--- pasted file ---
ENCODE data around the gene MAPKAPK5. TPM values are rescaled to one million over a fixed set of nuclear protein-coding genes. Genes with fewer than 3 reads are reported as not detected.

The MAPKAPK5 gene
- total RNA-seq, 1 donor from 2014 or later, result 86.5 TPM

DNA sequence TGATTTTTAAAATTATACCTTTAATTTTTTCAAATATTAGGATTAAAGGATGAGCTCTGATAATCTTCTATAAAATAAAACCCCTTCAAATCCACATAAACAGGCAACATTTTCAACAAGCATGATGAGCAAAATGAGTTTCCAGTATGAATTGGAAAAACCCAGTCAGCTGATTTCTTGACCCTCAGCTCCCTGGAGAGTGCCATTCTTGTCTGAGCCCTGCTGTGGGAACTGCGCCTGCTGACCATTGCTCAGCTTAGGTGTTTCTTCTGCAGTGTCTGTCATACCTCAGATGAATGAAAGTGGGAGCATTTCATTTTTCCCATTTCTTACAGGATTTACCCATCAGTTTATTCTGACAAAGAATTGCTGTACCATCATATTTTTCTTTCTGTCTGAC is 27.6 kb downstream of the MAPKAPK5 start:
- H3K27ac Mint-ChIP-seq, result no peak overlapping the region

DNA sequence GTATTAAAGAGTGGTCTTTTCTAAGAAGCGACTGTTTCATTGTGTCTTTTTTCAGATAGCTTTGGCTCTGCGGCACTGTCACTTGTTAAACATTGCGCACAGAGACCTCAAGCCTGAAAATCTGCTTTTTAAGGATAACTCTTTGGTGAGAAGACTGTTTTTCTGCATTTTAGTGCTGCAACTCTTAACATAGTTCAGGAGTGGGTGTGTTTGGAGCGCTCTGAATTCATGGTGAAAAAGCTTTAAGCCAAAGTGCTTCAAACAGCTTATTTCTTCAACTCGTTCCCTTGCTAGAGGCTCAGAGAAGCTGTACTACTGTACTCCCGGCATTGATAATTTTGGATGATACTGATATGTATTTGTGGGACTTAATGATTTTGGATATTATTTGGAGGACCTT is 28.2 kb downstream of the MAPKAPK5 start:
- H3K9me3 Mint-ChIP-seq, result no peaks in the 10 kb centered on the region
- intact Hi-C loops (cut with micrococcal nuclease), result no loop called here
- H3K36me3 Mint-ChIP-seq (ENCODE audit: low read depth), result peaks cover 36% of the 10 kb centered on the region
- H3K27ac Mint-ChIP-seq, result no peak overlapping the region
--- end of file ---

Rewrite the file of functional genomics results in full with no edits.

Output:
ENCODE data around the gene MAPKAPK5. TPM values are rescaled to one million over a fixed set of nuclear protein-coding genes. Genes with fewer than 3 reads are reported as not detected.

The MAPKAPK5 gene
- total RNA-seq, 1 donor from 2014 or later, result 86.5 TPM

DNA sequence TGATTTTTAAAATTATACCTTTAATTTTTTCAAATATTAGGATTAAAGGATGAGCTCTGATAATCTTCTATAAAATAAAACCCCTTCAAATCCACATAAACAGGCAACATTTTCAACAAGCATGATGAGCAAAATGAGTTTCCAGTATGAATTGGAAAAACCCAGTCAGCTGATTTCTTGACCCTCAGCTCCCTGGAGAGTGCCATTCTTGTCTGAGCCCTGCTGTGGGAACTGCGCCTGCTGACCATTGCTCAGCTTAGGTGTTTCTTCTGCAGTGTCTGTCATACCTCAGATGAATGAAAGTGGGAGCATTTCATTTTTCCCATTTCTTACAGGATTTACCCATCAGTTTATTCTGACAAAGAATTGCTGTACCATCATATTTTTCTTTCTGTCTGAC is 27.6 kb downstream of the MAPKAPK5 start:
- H3K27ac Mint-ChIP-seq, result no peak overlapping the region

DNA sequence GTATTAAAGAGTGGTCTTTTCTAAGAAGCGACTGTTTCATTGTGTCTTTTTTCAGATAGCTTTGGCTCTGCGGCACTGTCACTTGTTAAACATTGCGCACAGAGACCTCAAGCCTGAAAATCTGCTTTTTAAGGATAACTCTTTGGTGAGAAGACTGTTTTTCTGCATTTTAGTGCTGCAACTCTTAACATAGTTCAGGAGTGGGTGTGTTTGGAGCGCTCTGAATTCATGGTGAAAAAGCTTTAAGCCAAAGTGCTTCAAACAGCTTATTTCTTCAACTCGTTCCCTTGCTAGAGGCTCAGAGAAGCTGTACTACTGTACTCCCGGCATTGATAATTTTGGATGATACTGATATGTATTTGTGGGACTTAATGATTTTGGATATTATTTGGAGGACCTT is 28.2 kb downstream of the MAPKAPK5 start:
- H3K9me3 Mint-ChIP-seq, result no peaks in the 10 kb centered on the region
- intact Hi-C loops (cut with micrococcal nuclease), result no loop called here
- H3K36me3 Mint-ChIP-seq (ENCODE audit: low read depth), result peaks cover 36% of the 10 kb centered on the region
- H3K27ac Mint-ChIP-seq, result no peak overlapping the region